An agency-side SEO (define) professional’s dream is to remove the thorn in a site’s paw — that single, hidden problem that, once fixed, opens the floodgate of search traffic. Sadly, this doesn’t happen often. Instead, it’s usually a slow climb up the graph, built on constant content production and spot-checking of architecture and results pages.
I recently examined the damage caused when site owners fail to carefully watch stray domains. This column investigates large site maintenance issues that may not earn a passing thought amid day-to-day demands of most search engine marketers, but if left unattended, they can do slow, often indiscernible damage.
Balancing the Load Correctly
Depending on the type of site you run, traffic demands may be wildly unpredictable. A big story picked up by a popular social media site or spread virally can spike site traffic, leaving you unprepared. To address this possibility, many sites purchase load-balancing solutions that charge for overflow traffic only when used, instead of paying 100 percent of a bandwidth cost when they need it only 5 percent of the time.
Load balancers often take excess traffic demand and spill them over to servers called www2, www3, and so on. While this is a great solution for human visitors, search engines often end up on these servers, crawling indefinitely if the site uses relative URLs for navigation. A quick search for “www2” shows the unintended consequences of load balancing: thousands of URLs indexed on load-balancing subdomains that would be better left invisible to search engines.
To determine if this is your site’s problem, find out whether the site uses load-balancing measures for excessive traffic periods. If it does, investigate what the servers are called. Perform “site:” queries for those subdomains to see if and how many pages are indexed across your load-balancing servers.
Just as engines recommend stripping session IDs from URLs served to robots, rampant indexing of load-balanced content often calls for similar measures. If necessary, use user-agent detection to ensure robots always get content on the main (“www”) server, and that only humans get sent to www2 and beyond.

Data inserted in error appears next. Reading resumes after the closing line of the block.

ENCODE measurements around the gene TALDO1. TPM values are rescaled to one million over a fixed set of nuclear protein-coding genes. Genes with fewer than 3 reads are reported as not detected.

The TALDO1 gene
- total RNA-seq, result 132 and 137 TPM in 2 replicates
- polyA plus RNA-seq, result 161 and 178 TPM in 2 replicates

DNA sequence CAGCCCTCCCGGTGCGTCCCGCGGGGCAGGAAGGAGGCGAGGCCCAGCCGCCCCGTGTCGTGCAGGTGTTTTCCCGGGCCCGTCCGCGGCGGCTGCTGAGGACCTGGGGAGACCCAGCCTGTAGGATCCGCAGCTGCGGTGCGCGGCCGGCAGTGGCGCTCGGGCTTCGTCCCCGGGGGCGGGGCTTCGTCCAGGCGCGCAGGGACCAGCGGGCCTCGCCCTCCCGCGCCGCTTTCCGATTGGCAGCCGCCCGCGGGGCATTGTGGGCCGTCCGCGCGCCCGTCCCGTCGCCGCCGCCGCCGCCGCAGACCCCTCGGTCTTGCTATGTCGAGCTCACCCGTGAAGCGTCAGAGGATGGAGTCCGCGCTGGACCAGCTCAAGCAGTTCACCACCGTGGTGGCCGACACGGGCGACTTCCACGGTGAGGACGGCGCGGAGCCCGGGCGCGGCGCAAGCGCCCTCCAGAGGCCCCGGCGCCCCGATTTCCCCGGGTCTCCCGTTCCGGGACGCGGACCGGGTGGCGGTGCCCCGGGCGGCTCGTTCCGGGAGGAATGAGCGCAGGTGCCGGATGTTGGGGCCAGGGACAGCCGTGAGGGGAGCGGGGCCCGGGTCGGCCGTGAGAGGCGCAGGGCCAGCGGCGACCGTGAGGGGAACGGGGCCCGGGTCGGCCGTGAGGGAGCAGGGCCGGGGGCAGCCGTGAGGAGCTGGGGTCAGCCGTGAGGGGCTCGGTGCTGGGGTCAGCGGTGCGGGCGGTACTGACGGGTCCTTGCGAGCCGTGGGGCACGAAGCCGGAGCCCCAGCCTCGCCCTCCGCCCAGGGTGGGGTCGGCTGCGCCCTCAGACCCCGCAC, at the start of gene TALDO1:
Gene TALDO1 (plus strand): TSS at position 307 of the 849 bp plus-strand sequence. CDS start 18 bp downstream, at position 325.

While 301 redirects (define) might sound enticing at first, you should probably resist the temptation unless you really know what you’re doing. If you redirect a user (or a bot) from www2 to www, but server demand is still high enough to trigger load-balancing, you might cause an endless loop that convinces visitors, both human and electronic, to quickly abandon the site.
GET to Your POST
Of all discussions about the importance of links, probably 98 percent focus on links coming to your Web site, as opposed to the links that point from your site to someone else’s. Did you know that under a certain set of conditions spammers can exploit your on-site search function to build links from your site to theirs?
About a year ago, we looked at a client whose Yahoo index counts began to skyrocket, far surpassing the number of pages that legitimately existed on the site. As we poured through Yahoo Site Explorer to see what was going on, we saw thousands of junk pages masquerading as search results from the site’s internal search feature. We soon learned the site’s search function used the GET method (define) of form handling but failed to strip HTML out of queries.
Problem is GET forms typically include the query string in the resulting URL, such as “/results.asp?query=’free+ringtones'”. On the other hand, POST forms (define) typically result in a single URL, such as “/results.asp.”
Spammers had attacked our client’s site and input search queries that contained the HTML required to link back to their sites. For example, one indexed search results page began, “Following are the results of your search for ‘free ringtones,'” with “free ringtones” linking out to the spammer’s site. Then, the spammers had other sites in their network link to the search results page on the client’s site, which resulted in the page getting crawled and indexed by Yahoo. So Yahoo saw thousands of pages on the client site linking to spammy sites. Needless to say, these sites didn’t fit the client’s criteria for link-worthy sites.
Several safeguards exist for this problem. First, exclude search results pages from spider crawls through your robots.txt file. If you don’t want to do that, strip HTML from the text accepted in search fields. And finally, explore converting your form method from GET to POST to avoid distinct URLs that engines can index.
Persistence is the hardest SEO technique to master. But it enables you to finely tune a site over time and avoid some of the problems that plague less experienced Webmasters.
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